MEPs approve long-term budget compromise
Lawmakers have approved a compromise struck last week on the multi-annual financial framework, the EU's budget for 2014-2020.
The deal left unchanged the total amount if the seven-year budget which was set at €960 billion at an EU leadership summit in February.
But the Parliament succeeded in including more flexibility so that unspent money can be transferred from one year to the next, or to priority areas, rather than returning it to national budgets as is currently the case.
"The European Parliament was realistic. The EU budget is financed by national budgets. National budgets are in ruins. It was not possible to obtain higher figures,” said French centre-right MEP Alain Lamassoure, chairman of the budgets committee who headed the Parliament's four-member negotiating team in talks with Council representatives and the Commission.
MEPs said the budget invests in programmes that will help lift the EU out of its economic doldrums, including:
- €3.5 billion for the Fund for European Aid to the most deprived, an increase of €1 billion;
- An additional €200 million for research in 2014-2015;
- An additional €150 million for the Erasmus programme in 2014-2015;
- €50 million for the COSME Programme to help the competitiveness of smaller businesses for 2014-2015;
- Funding for the new programme dedicated to youth employment for 2014-2020, whereas governments only guaranteed funding for the first two years.
“This comprise will not save Europe but it will finance the most pressing issues and will launch a timetable for getting out of the current crisis," Lamassoure said.
A new clause will also allow the budget to be revised in 2016 for implementation in 2017. In the context of this review, a process of reforming the financing of the EU budget will be launched in the autumn.
"This agreement on the overall legislative framework allows negotiations to continue in order to clarify the distribution of funds within each policy," said Lamassoure.
The final legally binding vote in Parliament will only take place when the €11.2 billion needed to balance the 2013 budget is confirmed by the Council. That will happen in September or October.
The autumn vote will focus on a large package of legal documents, including the regulation containing the budget, and about 80 other pieces of legislation needed to implement it.
It will also include an inter-institutional agreement over how the budget can be spent, including statements from the three EU institutions on "own resources", or self-generated revenue.
A high-level group will undertake a general review of the own resources system to deliver a proposal to put on the table ahead of the adoption of the next budget period starting in 2020.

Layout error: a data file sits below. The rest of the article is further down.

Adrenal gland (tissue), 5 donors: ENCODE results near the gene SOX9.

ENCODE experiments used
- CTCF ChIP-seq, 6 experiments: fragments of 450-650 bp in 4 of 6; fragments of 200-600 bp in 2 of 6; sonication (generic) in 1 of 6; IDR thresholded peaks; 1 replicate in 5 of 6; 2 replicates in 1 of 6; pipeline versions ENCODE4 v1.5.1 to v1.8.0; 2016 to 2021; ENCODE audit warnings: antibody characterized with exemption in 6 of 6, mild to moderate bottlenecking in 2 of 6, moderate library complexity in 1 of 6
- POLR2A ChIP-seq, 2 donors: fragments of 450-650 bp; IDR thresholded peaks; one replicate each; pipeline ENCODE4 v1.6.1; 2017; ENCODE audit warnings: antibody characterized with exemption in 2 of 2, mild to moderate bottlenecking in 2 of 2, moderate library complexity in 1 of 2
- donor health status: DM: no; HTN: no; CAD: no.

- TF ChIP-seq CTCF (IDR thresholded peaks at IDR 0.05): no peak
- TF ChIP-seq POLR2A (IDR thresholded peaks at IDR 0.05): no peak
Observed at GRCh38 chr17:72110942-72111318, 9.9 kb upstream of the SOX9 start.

At a summit on 8 February, EU leaders reached agreement on a €960 billion long-term budget for 2014-2020, representing the first net reduction to the EU budget in history.
On 27 June, hours before the beginning of the EU summit, the three institutional top officials announced what appears to be a final compromise.
Tony Long, Director, WWF European Policy Centre said: “This was the definitive opportunity for the EU to align its budget with its 2020 environmental targets and address some of the biggest problems of our time: climate change, loss of biodiversity as well as unemployment and a stalling economy.”
He noted that instead of the patchwork of national pet projects with little or no consistency in addressing our environmental challenges and commitments, it would have been better to have a bold reallocation of EU money to sustainable rural development, low carbon innovation, developing countries and biodiversity.
Dutch Liberal MEP Jan Mulder, ALDE coordinator in the Budget Committee, added. "Parliamentary powers are limited because we can only say yes or no. However at this stage there's a dilemma, especially on own resources and the revision clause. Especially since the 2013 budget is a sword of Damocles. If the Council doesn't plan to release the final tranche of the amending budget until November how can we delay adoption of the MFF? "
UK Minister for Europe David Lidington added: “While there's still far too much money wasted on running the EU machine, the budget deal will prioritise funds on pro-growth programmes such as research and innovation and in helping to tackle youth unemployment."
“At long last the saga that was the negotiation of the MFF has concluded. The agreed €960 bn is still a massive figure but it represents, for the first time since multi-annual budgeting began in 1993, a reduction in the EU Budget,” said Conservative MEP Marta Andreasen.